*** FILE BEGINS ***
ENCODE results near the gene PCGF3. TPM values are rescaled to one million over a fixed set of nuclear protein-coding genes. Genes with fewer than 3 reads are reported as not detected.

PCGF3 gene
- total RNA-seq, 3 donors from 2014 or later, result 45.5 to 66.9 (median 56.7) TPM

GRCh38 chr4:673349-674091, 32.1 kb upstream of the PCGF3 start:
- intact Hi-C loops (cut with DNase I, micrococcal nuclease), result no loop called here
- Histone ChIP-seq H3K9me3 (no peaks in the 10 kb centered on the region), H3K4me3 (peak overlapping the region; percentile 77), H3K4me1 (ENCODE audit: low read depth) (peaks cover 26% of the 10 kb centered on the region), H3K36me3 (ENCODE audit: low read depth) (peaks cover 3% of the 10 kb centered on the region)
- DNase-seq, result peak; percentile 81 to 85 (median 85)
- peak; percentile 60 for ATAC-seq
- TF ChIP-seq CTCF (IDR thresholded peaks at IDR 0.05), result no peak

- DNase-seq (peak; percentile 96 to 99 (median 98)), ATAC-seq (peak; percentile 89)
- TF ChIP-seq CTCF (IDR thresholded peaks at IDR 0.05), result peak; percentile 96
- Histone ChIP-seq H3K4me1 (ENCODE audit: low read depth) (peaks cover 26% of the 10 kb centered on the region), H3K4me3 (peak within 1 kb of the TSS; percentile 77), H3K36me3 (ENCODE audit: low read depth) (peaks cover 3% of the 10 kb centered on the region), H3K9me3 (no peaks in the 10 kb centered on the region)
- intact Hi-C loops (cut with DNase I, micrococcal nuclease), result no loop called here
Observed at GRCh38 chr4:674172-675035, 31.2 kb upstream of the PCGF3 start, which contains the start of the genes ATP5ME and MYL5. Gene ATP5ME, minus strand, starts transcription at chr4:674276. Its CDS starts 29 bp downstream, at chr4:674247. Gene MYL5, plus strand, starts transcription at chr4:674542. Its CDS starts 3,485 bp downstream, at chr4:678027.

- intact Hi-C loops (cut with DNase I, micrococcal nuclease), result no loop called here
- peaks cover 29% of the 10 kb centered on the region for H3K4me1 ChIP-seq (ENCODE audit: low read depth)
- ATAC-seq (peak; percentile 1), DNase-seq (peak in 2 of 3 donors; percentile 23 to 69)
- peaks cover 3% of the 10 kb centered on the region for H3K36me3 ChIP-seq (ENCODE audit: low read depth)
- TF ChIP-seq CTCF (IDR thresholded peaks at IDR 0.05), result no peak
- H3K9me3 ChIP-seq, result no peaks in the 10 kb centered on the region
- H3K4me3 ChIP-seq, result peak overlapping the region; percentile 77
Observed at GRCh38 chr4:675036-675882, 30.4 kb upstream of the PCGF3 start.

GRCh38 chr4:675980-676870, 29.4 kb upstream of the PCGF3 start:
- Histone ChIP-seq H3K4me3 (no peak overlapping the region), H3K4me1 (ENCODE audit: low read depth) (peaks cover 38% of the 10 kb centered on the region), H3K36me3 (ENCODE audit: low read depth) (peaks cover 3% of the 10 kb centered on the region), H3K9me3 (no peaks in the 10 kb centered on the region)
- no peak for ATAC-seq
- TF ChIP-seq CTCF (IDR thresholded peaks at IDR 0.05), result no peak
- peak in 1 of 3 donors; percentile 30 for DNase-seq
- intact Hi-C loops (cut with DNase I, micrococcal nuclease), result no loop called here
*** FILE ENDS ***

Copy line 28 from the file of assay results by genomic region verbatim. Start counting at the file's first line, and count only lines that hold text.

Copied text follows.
- intact Hi-C loops (cut with DNase I, micrococcal nuclease), result no loop called here